Aharoni also spoke passionately about creativity in Israel. He cited a book, The Rise of the Creative Class, which suggests that the presence of a "creative class"—the people who develop ideas that change the destiny of a society—is the one element that gives a society an edge.

"I'm happy to report, that according to any measurement, the creative class in Israel is perhaps the fastest-growing in the world," Aharoni said, listing top rankings for Israel, including the number of conceptual ideas produced, start-up companies, scientific papers, and three universities ranked among the top 100 in the world.

"Israel is only at the very beginning of introducing ideas that will impact positively everyone in the world," he said.
Besides this presentation, Aharoni met with Regent University leaders and faculty members from several schools. He also appeared on CBN's The 700 Club. His visit to Regent was part of the university's Ambassador Series, which brings international dignitaries to the university to interact with the campus community.

Since August 2010, Ambassador Aharoni has been the Consul General at the Consulate General of Israel in New York, serving the tri-state area of New York, New Jersey and Connecticut. He has been a member of Israel's Foreign Service since 1991. Aharoni has a bachelor's degree from Tel Aviv University with a joint-major in Film and Television, Sociology and Anthropology. He earned a master's degree in Mass Communications from Emerson College in Boston. Aharoni served in the Israel Defense Forces as a company commander in the infantry during the first Lebanon war. He retired from military reserves several years ago, at the age of 48, as a Major (Ret).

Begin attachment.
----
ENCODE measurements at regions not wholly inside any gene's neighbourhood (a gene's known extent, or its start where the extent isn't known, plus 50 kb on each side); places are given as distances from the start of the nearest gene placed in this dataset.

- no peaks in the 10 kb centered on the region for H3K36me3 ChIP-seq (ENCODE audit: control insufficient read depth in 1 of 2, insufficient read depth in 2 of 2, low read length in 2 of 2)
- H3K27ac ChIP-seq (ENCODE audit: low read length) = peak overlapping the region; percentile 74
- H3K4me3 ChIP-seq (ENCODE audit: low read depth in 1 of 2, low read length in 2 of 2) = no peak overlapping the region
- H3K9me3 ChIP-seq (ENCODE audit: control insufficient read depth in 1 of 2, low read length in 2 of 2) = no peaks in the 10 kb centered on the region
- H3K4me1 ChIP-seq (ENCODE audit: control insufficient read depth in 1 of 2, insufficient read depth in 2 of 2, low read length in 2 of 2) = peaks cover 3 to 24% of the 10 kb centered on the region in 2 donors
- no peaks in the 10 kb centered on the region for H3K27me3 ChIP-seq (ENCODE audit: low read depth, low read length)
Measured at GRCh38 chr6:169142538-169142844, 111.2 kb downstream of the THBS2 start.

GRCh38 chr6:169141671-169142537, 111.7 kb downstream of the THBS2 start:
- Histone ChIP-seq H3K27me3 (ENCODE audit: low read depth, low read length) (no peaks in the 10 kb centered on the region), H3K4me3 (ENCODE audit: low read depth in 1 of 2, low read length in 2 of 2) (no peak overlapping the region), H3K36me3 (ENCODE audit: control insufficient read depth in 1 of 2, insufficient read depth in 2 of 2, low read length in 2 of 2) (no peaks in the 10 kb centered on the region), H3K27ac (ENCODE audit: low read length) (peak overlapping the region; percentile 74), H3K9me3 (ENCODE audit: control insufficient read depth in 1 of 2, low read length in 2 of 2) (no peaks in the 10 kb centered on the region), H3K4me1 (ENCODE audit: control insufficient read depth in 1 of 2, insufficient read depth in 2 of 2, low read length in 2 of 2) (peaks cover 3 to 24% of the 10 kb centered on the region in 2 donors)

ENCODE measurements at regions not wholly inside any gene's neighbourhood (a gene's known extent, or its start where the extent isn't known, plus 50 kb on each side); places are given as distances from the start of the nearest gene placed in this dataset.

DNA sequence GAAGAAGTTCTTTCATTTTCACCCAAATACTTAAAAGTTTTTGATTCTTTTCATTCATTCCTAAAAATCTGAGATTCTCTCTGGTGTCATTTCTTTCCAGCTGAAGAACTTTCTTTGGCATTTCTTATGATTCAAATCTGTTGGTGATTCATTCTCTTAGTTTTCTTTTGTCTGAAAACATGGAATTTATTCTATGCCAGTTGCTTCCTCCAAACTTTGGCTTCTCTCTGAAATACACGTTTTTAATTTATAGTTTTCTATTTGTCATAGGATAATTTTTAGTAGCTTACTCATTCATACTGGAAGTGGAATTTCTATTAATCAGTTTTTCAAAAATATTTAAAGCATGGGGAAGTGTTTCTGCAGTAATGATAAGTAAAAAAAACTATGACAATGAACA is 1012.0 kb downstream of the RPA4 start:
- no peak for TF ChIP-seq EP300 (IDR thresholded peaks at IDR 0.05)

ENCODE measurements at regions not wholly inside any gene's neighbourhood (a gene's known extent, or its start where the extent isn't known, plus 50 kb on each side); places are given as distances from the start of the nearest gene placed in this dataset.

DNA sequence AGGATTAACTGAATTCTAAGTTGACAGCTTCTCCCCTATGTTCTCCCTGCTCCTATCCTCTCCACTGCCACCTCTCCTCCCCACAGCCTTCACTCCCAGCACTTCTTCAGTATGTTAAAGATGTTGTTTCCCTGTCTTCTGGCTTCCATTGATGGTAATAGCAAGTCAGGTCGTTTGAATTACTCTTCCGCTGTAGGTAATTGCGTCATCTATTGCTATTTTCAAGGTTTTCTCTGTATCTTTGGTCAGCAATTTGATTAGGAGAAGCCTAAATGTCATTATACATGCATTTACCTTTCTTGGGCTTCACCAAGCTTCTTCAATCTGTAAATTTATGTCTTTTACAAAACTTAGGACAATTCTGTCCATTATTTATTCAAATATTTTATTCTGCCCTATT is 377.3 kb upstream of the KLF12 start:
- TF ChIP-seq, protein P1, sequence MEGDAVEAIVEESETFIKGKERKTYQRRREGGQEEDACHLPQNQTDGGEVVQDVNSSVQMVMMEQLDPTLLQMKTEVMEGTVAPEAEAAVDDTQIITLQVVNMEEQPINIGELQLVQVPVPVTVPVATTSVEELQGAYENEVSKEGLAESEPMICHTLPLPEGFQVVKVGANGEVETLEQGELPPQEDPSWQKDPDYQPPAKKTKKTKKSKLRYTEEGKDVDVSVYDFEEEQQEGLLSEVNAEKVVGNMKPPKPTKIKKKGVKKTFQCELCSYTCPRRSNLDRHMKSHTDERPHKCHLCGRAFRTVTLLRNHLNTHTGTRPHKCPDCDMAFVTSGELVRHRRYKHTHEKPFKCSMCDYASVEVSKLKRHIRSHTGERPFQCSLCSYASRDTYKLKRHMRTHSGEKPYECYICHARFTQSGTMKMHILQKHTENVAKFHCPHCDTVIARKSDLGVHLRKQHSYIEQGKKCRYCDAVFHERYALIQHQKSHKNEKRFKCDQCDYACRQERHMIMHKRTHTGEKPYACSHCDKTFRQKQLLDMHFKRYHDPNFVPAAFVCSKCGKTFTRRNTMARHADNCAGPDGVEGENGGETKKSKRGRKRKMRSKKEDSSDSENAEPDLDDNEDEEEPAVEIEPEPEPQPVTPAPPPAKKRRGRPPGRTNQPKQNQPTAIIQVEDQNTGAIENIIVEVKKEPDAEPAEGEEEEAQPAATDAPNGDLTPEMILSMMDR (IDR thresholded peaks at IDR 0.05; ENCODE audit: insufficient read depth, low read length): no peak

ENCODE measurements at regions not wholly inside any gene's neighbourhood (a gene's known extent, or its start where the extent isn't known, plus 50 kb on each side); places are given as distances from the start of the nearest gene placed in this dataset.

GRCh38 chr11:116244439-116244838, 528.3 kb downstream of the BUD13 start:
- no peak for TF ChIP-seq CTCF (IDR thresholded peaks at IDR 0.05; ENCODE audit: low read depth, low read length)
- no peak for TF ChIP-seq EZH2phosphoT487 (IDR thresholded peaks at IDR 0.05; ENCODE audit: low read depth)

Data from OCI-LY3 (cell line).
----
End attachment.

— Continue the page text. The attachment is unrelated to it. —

Trauma Team Aids Kenyan Mall Hostages

School of Psychology & Counseling 2013 trauma team.
Photo courtesy of Dr. Benjamin Keyes.

October 4, 2013
A volunteer group of 15 psychologists and professional counselors in Kenya is using trauma training materials developed by Regent University School of Psychology & Counseling (SPC) professors in their work helping hostage survivors of the Kenyan mall attack and family members of deceased victims to cope with the tragedy.

Over the last two years, Regent's trauma team, led by SPC professor Dr. Benjamin Keyes, has traveled to Kenya each summer to provide counseling to villagers suffering from Post-Traumatic Stress Disorder (PTSD) from the perpetual discord and violence in the Rift Valley. As part of these outreaches, the most recent of which took place in August 2013, the group offered a series of training workshops for local mental health professionals, community leaders, pastors, families and school children.

The training material addressed issues such as psychological first aid, how best to respond to violence, treating traumatized families, treating trauma in children and adolescents, conflict resolution and domestic violence.